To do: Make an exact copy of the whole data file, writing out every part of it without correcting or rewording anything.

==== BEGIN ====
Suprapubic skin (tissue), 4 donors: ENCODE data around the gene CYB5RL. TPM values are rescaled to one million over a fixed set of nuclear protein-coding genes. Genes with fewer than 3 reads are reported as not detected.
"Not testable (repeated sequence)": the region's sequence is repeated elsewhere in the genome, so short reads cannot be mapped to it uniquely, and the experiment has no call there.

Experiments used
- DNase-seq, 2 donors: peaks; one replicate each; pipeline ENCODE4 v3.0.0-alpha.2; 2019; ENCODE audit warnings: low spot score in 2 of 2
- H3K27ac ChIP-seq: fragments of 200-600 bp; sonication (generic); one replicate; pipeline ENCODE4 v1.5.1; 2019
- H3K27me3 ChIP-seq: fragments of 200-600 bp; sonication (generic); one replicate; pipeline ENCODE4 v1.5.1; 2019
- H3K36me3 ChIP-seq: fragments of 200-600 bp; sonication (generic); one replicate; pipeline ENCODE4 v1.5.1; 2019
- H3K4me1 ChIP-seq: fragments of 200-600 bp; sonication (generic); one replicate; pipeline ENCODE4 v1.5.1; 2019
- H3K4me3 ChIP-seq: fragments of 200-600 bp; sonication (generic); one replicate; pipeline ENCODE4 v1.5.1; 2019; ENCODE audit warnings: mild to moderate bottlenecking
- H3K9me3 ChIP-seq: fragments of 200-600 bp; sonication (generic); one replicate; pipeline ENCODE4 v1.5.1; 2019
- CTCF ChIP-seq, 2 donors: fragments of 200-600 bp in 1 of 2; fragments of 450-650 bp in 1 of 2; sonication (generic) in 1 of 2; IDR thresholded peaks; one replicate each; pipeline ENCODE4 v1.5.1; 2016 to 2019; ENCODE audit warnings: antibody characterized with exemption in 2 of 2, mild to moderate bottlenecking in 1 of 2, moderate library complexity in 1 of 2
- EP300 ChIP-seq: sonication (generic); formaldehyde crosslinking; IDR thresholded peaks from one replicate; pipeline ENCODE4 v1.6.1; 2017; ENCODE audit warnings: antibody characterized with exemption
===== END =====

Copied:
Suprapubic skin (tissue), 4 donors: ENCODE data around the gene CYB5RL. TPM values are rescaled to one million over a fixed set of nuclear protein-coding genes. Genes with fewer than 3 reads are reported as not detected.
"Not testable (repeated sequence)": the region's sequence is repeated elsewhere in the genome, so short reads cannot be mapped to it uniquely, and the experiment has no call there.

Experiments used
- DNase-seq, 2 donors: peaks; one replicate each; pipeline ENCODE4 v3.0.0-alpha.2; 2019; ENCODE audit warnings: low spot score in 2 of 2
- H3K27ac ChIP-seq: fragments of 200-600 bp; sonication (generic); one replicate; pipeline ENCODE4 v1.5.1; 2019
- H3K27me3 ChIP-seq: fragments of 200-600 bp; sonication (generic); one replicate; pipeline ENCODE4 v1.5.1; 2019
- H3K36me3 ChIP-seq: fragments of 200-600 bp; sonication (generic); one replicate; pipeline ENCODE4 v1.5.1; 2019
- H3K4me1 ChIP-seq: fragments of 200-600 bp; sonication (generic); one replicate; pipeline ENCODE4 v1.5.1; 2019
- H3K4me3 ChIP-seq: fragments of 200-600 bp; sonication (generic); one replicate; pipeline ENCODE4 v1.5.1; 2019; ENCODE audit warnings: mild to moderate bottlenecking
- H3K9me3 ChIP-seq: fragments of 200-600 bp; sonication (generic); one replicate; pipeline ENCODE4 v1.5.1; 2019
- CTCF ChIP-seq, 2 donors: fragments of 200-600 bp in 1 of 2; fragments of 450-650 bp in 1 of 2; sonication (generic) in 1 of 2; IDR thresholded peaks; one replicate each; pipeline ENCODE4 v1.5.1; 2016 to 2019; ENCODE audit warnings: antibody characterized with exemption in 2 of 2, mild to moderate bottlenecking in 1 of 2, moderate library complexity in 1 of 2
- EP300 ChIP-seq: sonication (generic); formaldehyde crosslinking; IDR thresholded peaks from one replicate; pipeline ENCODE4 v1.6.1; 2017; ENCODE audit warnings: antibody characterized with exemption